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December 22, 2022 7 Min Read

Avoid Employee Burnout with EOY Connection

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Holiday blog posts

That end-of-year rush is officially upon us. The time when December deadlines, performance reviews, and celebrations swirl together in a perfect storm of tons of work and lots of play. 

As a leader, you’ve got objectives to meet and targets to beat. But to wrap up the year as a win, your last push requires your team’s sanity. Balancing burnout prevention and goal smashing is certainly a delicate balance. 

In the midst of what seems to be the season of extremes, TaskHuman Leadership Coach Jose Acevedo shares his number one tip for bosses of all kinds. 

His go-to hack? Scheduling 1:1 meetings with each team member will help keep your people not just alive, but thriving, in the notoriously intense environment we call EOY. 

But before you hit ‘Send’ on those calendar invites, ask yourself…’So, what can wait until January…?’ Look back at your plans and goals (because you of course have a meticulous strategy to consult!) and prioritize the projects that need to be completed before the end of the year. 

Then, as you meet with each of your team members, check what they have left on their plate – and how they’re feeling about it. The theory behind the importance of 1:1 connection? Here’s how Jose puts it: 

Clear up assumptions

If stress levels and burnout are high, it may be based on an assumption that the project is end-of-year critical. If that’s the case, help your team member set aside tasks that can wait. And if it’s not? Let them know they can take a bit of the pressure off themselves and their workload this side of the new year so that it does not lead to any sort of burnout.

Previously set deadlines may be arbitrary. Now’s not the time to review internal processes or complete fun side projects, even if they were slated to be complete by now. Reiterate that these tasks can be pushed aside for things that impact the business’ bottom line. 

Related reading: Using Relationships as the Key to Success in Burnout Prevention

Distribute the load. 

Another upside? If one team member could use some help to meet a December delivery date, but their co-worker has nearly wrapped up for the year, you could ask for collaboration.

When you’ve exhausted your options for those with spare hours, it’s time to step in yourself. Even if you don’t have the technical skill-set to do the work, showing face will go a long way. If you’ve asked employees to work longer hours to complete time-sensitive tasks, stick around the office yourself in support. 

Bring your true self to work. 

Whether in 1:1s or late-night work sessions, make sure your true personality is shining through. Your team wants to get to know you as a whole –- not just your work-self facade. The end of the year usually involves more opportunities to socialize, so now’s a great time to let your guard down professionally. Maybe your team already knows about your knitting habit, but do they know you can tap dance or that won your school spelling bee back in the day? (Do we sense a talent show coming on…?)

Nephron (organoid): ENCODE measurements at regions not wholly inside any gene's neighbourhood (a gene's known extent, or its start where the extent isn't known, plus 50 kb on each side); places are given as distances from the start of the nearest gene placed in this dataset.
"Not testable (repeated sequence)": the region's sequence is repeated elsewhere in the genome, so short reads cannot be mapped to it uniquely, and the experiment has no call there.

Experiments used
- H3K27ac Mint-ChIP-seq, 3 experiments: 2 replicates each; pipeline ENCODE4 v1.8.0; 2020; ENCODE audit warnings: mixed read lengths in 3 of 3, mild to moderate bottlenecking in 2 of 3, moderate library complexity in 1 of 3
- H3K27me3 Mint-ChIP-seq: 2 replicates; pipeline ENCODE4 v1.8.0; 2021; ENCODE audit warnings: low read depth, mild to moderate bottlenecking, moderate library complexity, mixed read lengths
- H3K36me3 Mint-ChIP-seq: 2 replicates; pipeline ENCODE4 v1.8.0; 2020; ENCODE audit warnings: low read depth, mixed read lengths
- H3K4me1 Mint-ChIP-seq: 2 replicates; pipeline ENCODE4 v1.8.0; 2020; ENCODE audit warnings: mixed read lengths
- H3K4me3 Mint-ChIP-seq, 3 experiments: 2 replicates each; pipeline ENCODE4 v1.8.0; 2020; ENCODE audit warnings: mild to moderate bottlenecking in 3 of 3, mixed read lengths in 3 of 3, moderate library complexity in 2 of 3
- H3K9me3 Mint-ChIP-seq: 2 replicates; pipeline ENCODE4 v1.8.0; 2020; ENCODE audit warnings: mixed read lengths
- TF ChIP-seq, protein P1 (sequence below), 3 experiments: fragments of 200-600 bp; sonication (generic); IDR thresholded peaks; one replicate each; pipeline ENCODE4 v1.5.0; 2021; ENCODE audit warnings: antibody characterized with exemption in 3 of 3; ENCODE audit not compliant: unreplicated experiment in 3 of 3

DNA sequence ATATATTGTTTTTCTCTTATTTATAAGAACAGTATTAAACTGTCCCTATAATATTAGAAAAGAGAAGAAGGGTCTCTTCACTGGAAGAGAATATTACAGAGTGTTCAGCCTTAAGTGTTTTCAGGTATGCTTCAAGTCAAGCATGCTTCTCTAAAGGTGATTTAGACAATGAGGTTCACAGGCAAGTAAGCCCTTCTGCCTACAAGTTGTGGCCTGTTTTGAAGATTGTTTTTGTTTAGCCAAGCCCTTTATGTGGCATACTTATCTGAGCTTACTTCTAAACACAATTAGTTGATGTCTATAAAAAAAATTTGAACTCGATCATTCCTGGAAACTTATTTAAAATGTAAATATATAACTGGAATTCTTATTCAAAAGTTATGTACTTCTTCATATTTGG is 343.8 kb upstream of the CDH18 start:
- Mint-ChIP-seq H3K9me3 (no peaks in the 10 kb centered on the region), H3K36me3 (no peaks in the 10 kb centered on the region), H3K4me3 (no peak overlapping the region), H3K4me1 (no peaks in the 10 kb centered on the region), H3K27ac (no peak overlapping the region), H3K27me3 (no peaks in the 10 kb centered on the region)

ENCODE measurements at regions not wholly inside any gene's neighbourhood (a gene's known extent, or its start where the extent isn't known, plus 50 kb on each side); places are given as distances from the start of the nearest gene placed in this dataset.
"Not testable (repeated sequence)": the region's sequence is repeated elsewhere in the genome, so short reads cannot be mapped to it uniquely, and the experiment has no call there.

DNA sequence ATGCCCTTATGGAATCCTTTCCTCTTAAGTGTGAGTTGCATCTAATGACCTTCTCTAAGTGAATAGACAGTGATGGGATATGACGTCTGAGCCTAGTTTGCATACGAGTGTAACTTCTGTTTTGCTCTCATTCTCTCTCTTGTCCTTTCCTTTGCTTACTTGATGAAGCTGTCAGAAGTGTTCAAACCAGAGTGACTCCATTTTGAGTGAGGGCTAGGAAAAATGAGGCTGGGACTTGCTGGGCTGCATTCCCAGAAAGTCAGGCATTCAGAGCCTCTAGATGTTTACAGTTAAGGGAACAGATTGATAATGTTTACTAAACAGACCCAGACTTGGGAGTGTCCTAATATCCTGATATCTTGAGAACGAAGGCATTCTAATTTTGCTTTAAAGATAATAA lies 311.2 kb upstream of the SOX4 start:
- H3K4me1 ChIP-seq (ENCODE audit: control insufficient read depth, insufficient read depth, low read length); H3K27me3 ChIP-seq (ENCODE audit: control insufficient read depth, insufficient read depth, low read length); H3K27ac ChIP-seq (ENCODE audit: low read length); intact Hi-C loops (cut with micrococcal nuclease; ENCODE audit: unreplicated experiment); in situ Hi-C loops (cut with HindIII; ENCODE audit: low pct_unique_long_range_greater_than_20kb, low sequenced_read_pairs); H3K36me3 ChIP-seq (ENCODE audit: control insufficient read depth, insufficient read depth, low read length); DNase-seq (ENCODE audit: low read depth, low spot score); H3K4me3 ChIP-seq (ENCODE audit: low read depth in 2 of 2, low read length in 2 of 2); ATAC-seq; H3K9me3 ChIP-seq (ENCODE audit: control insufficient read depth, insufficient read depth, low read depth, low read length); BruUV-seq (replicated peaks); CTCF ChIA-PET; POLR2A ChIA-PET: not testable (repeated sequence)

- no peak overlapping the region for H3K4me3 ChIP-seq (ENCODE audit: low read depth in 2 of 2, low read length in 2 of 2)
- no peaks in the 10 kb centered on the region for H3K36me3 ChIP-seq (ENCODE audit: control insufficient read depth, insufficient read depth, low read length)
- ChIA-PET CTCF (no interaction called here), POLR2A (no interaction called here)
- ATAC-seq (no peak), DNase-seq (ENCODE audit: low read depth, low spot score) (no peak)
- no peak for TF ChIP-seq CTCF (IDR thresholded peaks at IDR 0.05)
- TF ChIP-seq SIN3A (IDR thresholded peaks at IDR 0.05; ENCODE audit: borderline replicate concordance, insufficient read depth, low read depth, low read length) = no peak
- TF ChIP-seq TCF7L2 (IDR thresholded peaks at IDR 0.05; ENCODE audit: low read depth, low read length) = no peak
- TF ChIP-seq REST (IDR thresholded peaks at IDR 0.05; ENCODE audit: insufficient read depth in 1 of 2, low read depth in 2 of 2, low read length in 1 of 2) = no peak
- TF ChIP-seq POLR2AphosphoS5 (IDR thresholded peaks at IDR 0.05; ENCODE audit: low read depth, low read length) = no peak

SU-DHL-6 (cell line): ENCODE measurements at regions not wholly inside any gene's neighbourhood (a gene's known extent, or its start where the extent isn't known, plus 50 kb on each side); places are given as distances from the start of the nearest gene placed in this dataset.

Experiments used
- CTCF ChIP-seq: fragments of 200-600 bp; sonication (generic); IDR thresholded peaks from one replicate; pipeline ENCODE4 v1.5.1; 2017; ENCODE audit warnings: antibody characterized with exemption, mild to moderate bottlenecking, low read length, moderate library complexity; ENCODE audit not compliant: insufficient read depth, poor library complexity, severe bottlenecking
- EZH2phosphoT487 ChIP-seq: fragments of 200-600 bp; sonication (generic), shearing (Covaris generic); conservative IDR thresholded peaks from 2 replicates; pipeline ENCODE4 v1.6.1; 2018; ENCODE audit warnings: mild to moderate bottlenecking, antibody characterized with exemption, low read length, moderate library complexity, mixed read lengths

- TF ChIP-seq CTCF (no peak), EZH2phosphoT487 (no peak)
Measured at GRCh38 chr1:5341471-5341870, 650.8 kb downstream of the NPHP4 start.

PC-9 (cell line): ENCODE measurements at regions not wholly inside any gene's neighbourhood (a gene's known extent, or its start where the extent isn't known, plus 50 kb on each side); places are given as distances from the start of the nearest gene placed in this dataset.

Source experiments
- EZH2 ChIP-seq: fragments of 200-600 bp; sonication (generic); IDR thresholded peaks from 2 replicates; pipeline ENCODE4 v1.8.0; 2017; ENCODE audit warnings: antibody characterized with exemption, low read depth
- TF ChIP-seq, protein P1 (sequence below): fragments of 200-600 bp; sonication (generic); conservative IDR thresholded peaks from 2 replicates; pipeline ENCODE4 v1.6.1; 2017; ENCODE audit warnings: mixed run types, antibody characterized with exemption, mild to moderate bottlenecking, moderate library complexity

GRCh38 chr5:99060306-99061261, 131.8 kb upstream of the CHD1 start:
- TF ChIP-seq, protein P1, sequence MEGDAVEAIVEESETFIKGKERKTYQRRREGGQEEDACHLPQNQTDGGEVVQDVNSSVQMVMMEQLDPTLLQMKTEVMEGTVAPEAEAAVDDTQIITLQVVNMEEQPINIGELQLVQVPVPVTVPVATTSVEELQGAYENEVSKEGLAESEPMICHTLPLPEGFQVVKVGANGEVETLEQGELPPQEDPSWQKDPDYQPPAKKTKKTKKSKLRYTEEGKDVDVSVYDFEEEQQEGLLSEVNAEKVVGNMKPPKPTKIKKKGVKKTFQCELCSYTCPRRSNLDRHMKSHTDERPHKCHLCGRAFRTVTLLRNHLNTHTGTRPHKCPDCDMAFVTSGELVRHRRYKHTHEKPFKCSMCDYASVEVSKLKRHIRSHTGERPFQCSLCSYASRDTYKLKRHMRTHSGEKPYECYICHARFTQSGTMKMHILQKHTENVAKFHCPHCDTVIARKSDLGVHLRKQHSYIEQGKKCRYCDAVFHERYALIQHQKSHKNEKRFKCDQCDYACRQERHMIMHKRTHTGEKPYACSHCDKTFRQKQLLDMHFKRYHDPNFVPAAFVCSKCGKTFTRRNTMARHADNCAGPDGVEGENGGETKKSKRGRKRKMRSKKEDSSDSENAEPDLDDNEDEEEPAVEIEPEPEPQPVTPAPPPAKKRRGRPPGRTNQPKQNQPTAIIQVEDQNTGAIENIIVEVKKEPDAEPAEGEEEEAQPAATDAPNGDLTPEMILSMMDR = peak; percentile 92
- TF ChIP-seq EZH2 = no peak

And let them bring their true selves too. 

Getting to know your employees better through regularly scheduled 1:1s and social gatherings can help you support their unique work styles. As your relationships deepen, you’ll be able to better read between the lines and pick up non-verbal cues of how they feel. 

Understanding where they fall on the introvert-extrovert scale will be helpful as well. It was once introverts who required a little more support when face-to-face offices were the norm. But as more work can be completed remotely, extroverts may be struggling with fewer opportunities for connection which leads to burnout.

Ask for feedback. 

The end of the year is also a good time for you to reflect on your leadership. Ask your team for feedback, and how you can best support them in the new year ahead. Then proactively schedule time in January (and regularly throughout the year!) to set a clear priority roadmap and help set new goals. 

Practice inclusivity.

Finally, remember, this time of year is triggering to some. And not everyone celebrates an end-of-year holiday. Your 1:1 meetings will help you recognize and embrace your team’s differences. And on that note, remember to always use neutral, inclusive language when speaking about the season. 

Ready to send out your invites but want to talk it through? Jose can help refocus on what drives business – your people – and how to motivate people to do their best work. He’s standing by for a 1:1 with you, whether this year or next. 

Book Coach Jose

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